Pala is a popular cultural institution responsible for the popularisation of ancient Odia literature. It consists of five or six persons. The drummer plays on the 'mridanga'. Others play on the cymbals, dance and help the chief singer - 'Gayaka', - to sing and explain the meaning to the audience. Depth of knowledge, sharpness of intelligence, oratory and keen memory power are put to a severe test when two well-matched groups challenge each other in a 'pala' competition. The drummer displays the skill of his fingers and relates humorous stories to please the audience. The dialogue between the singer and one of the attendants breaks the monotony of long speeches and jugglery of words in the song.
Patuas sing songs, composed by the village poets who pick up the subject matter from the Ramayana, the Mahabharata and the puranas and more recently from novels. Some of the songs are simple in thought and language, while others have a deeper meaning and are shrouded in a jumble of words. 'Patuas' are of four kinds though all of them worship the same deity under different names. The difference lies in religious rituals and not in the aims and objects of worship. The 'Ghata patua' dances, sings and performs physical exercises in different villages. The best of the devotees leads a party of Patuas to walk on a fire of burning charcoal.
'Daskathia', once a popular performance of Ganjam, has spread to all other districts of Odisha. 'Dasa' means a devotee. 'Katha' means two wooden pieces played in tune with the prayer of the devotee. The party consists of two persons. One is the chief singer, the other is the 'Palia' who helps him in all respects in singing and acting. The two persons stage a whole drama, act all the parts, change their tone hour after hour. They introduce humorous stories to break the monotony.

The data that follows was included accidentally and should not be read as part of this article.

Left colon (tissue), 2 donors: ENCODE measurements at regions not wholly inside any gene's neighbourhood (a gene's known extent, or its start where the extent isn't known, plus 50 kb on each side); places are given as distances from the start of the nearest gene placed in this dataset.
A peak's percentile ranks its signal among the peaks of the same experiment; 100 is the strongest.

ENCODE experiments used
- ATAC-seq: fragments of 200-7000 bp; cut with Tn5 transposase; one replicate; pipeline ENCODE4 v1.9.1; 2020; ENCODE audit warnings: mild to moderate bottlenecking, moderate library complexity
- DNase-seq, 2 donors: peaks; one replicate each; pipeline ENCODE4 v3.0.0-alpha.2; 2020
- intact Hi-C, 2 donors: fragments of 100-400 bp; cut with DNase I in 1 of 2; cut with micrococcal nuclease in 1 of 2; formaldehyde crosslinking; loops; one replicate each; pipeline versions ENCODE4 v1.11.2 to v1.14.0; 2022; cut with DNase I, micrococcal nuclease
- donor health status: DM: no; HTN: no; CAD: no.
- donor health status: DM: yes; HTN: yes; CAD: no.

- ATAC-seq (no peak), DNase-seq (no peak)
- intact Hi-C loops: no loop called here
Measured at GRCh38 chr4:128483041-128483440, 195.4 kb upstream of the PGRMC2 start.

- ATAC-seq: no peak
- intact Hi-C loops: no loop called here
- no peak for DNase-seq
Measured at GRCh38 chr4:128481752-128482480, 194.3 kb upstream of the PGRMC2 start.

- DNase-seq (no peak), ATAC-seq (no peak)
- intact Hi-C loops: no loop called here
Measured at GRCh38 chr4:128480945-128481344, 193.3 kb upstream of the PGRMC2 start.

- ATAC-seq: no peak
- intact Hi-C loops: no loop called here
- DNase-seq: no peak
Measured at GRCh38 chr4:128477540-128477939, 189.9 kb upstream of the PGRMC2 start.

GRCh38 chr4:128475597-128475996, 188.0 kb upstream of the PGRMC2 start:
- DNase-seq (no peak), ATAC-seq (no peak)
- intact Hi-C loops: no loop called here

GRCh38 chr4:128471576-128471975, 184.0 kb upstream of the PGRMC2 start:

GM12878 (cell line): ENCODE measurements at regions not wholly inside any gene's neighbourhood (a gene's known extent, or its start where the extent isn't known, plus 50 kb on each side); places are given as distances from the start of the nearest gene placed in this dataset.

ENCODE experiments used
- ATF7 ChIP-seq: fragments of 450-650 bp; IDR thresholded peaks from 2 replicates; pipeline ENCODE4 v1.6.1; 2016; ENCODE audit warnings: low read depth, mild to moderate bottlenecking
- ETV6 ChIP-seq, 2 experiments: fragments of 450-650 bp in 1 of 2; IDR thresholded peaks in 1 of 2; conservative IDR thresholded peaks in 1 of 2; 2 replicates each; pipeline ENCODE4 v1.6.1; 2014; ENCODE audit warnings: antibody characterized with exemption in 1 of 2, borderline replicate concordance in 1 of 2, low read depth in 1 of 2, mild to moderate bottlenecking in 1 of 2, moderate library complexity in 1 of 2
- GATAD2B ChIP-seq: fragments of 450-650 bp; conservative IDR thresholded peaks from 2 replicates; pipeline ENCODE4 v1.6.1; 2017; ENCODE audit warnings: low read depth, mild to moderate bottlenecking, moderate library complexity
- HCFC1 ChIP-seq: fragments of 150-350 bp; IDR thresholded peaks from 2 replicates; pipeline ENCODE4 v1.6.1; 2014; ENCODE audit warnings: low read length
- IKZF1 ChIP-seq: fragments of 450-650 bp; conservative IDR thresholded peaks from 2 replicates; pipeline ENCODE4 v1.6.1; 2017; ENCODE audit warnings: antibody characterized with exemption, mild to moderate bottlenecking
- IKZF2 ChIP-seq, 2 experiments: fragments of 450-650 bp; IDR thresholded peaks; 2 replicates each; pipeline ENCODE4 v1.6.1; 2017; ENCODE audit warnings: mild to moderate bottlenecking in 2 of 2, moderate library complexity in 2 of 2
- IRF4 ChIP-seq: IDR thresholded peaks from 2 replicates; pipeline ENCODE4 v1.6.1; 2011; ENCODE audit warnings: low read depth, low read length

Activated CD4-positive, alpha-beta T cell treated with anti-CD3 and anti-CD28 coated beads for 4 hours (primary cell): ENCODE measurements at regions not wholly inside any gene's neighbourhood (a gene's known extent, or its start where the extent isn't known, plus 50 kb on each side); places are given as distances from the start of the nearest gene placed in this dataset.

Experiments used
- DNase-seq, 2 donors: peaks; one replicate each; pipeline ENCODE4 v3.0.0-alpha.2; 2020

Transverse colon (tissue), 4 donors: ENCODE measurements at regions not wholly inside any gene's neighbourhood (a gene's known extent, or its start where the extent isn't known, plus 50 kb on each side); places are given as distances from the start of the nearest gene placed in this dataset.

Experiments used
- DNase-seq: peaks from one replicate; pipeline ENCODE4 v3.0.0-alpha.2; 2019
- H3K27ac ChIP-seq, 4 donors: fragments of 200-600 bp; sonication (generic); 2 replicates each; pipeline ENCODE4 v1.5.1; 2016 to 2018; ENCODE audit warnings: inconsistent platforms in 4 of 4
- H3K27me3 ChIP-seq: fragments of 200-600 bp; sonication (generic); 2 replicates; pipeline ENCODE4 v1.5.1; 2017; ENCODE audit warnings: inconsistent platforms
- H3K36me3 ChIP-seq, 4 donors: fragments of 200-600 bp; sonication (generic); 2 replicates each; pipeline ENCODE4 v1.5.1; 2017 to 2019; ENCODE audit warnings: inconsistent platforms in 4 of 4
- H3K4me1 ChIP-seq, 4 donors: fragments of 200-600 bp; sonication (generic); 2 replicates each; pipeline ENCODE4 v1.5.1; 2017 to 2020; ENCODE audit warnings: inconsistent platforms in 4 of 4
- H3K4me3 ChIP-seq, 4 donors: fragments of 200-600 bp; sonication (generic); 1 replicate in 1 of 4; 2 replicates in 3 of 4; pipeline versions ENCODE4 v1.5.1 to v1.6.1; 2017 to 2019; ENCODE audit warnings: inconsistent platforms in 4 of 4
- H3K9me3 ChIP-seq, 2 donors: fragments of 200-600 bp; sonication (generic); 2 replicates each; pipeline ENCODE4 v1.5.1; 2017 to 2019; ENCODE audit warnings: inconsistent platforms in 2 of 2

The 'Tamasa' is a form of opera which reminds us of the Mughal administration prevalent in Odisha and is a symbol of their culture. The songs are composed in both Persian and Odia.
The Karma dancers and singers have their professional party. They deal with puranic events or events in folk tales. Love songs are sung in the form of questions and answers between parties of young men and women.
Crafts of Odisha
Playing Cards of Odisha
Ganjifa cards are painted on a canvas of three layers of gum pasted cloth which is then coated with liquid chalk and polished with stone. The backs of the circular shaped cards are laquered for stifness. the delicately painted cards include a 120 pack set of 'dasavatara' cards and 'hukmi' cards featuring paintings from Hindu mythology. The best of Ganjifa playing cards display fine lines and a pleasing delineation of features in the micro figures along with harmonised pleasing colours.
Applique Craft of Odisha
A temple based craft which embellishes Lord Jagannath's umbrella, fan, etc. as well as the auspicious temple 'tombais' the applique craft of Pipli near Bhuvaneshwar uses materials of various colours which are cut and stitched on a single colour base to form vibrant patterns. The applique work is done with great dexterity and the charming motifs include flowers, birds, animals at play and vignettes from every day life. The best of Odisha's applique work is distinguished by a dextrous juxtapositioning of figures, forms, flora and fauna and the use of vivid colours. Softer pastel shades are used for garden umbrellas, accessories, etc.